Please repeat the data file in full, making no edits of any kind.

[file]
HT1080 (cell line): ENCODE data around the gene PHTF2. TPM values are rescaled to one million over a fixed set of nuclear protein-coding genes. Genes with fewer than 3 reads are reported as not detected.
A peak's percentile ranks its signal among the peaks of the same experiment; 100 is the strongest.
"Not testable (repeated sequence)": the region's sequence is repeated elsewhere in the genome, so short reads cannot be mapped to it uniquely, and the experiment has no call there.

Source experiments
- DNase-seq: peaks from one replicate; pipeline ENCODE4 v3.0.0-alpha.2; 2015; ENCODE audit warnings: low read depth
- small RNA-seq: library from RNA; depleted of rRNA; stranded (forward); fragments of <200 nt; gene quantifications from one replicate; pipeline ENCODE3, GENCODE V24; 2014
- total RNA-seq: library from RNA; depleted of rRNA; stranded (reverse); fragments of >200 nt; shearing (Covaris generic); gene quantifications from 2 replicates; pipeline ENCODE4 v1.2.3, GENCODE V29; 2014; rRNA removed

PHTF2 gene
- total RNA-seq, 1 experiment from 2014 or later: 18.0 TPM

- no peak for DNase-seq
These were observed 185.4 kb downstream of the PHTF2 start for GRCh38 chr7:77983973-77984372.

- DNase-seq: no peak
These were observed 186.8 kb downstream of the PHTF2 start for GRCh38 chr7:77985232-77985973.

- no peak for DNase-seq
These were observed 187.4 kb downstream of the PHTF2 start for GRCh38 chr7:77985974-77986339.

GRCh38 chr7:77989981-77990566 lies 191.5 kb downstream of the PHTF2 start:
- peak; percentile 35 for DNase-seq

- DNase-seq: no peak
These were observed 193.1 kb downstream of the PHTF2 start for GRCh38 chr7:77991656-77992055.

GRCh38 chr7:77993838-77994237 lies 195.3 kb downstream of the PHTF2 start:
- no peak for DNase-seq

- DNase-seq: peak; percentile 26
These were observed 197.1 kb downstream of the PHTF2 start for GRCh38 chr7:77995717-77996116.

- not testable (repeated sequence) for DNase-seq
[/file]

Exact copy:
HT1080 (cell line): ENCODE data around the gene PHTF2. TPM values are rescaled to one million over a fixed set of nuclear protein-coding genes. Genes with fewer than 3 reads are reported as not detected.
A peak's percentile ranks its signal among the peaks of the same experiment; 100 is the strongest.
"Not testable (repeated sequence)": the region's sequence is repeated elsewhere in the genome, so short reads cannot be mapped to it uniquely, and the experiment has no call there.

Source experiments
- DNase-seq: peaks from one replicate; pipeline ENCODE4 v3.0.0-alpha.2; 2015; ENCODE audit warnings: low read depth
- small RNA-seq: library from RNA; depleted of rRNA; stranded (forward); fragments of <200 nt; gene quantifications from one replicate; pipeline ENCODE3, GENCODE V24; 2014
- total RNA-seq: library from RNA; depleted of rRNA; stranded (reverse); fragments of >200 nt; shearing (Covaris generic); gene quantifications from 2 replicates; pipeline ENCODE4 v1.2.3, GENCODE V29; 2014; rRNA removed

PHTF2 gene
- total RNA-seq, 1 experiment from 2014 or later: 18.0 TPM

- no peak for DNase-seq
These were observed 185.4 kb downstream of the PHTF2 start for GRCh38 chr7:77983973-77984372.

- DNase-seq: no peak
These were observed 186.8 kb downstream of the PHTF2 start for GRCh38 chr7:77985232-77985973.

- no peak for DNase-seq
These were observed 187.4 kb downstream of the PHTF2 start for GRCh38 chr7:77985974-77986339.

GRCh38 chr7:77989981-77990566 lies 191.5 kb downstream of the PHTF2 start:
- peak; percentile 35 for DNase-seq

- DNase-seq: no peak
These were observed 193.1 kb downstream of the PHTF2 start for GRCh38 chr7:77991656-77992055.

GRCh38 chr7:77993838-77994237 lies 195.3 kb downstream of the PHTF2 start:
- no peak for DNase-seq

- DNase-seq: peak; percentile 26
These were observed 197.1 kb downstream of the PHTF2 start for GRCh38 chr7:77995717-77996116.

- not testable (repeated sequence) for DNase-seq